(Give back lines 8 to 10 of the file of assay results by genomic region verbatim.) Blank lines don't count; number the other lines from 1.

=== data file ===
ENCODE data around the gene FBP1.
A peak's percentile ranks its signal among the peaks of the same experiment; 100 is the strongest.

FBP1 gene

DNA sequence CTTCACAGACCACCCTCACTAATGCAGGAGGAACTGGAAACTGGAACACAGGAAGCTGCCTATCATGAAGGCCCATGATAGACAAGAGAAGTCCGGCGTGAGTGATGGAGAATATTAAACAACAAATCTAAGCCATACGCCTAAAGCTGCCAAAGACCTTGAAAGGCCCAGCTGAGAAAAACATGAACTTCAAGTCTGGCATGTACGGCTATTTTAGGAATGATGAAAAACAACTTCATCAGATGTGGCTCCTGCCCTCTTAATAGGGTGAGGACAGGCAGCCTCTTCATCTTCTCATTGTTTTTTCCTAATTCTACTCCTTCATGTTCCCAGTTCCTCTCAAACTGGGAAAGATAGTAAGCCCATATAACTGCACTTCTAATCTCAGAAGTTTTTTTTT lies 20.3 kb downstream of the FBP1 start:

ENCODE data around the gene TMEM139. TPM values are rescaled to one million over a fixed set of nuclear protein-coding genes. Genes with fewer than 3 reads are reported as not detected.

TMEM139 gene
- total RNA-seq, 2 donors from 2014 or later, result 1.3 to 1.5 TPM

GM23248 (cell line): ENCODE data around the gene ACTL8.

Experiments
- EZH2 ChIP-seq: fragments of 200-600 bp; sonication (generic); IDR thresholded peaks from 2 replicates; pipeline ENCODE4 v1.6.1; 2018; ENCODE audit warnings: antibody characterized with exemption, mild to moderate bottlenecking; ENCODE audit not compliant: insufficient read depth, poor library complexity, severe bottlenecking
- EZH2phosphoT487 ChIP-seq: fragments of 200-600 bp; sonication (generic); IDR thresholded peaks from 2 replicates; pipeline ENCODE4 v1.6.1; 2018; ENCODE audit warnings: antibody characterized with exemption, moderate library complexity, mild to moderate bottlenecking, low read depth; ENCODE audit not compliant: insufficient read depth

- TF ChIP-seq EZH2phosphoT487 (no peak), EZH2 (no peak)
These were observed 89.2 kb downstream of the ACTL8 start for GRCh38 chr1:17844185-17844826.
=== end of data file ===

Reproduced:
GM23248 (cell line): ENCODE data around the gene ACTL8.

Experiments
- EZH2 ChIP-seq: fragments of 200-600 bp; sonication (generic); IDR thresholded peaks from 2 replicates; pipeline ENCODE4 v1.6.1; 2018; ENCODE audit warnings: antibody characterized with exemption, mild to moderate bottlenecking; ENCODE audit not compliant: insufficient read depth, poor library complexity, severe bottlenecking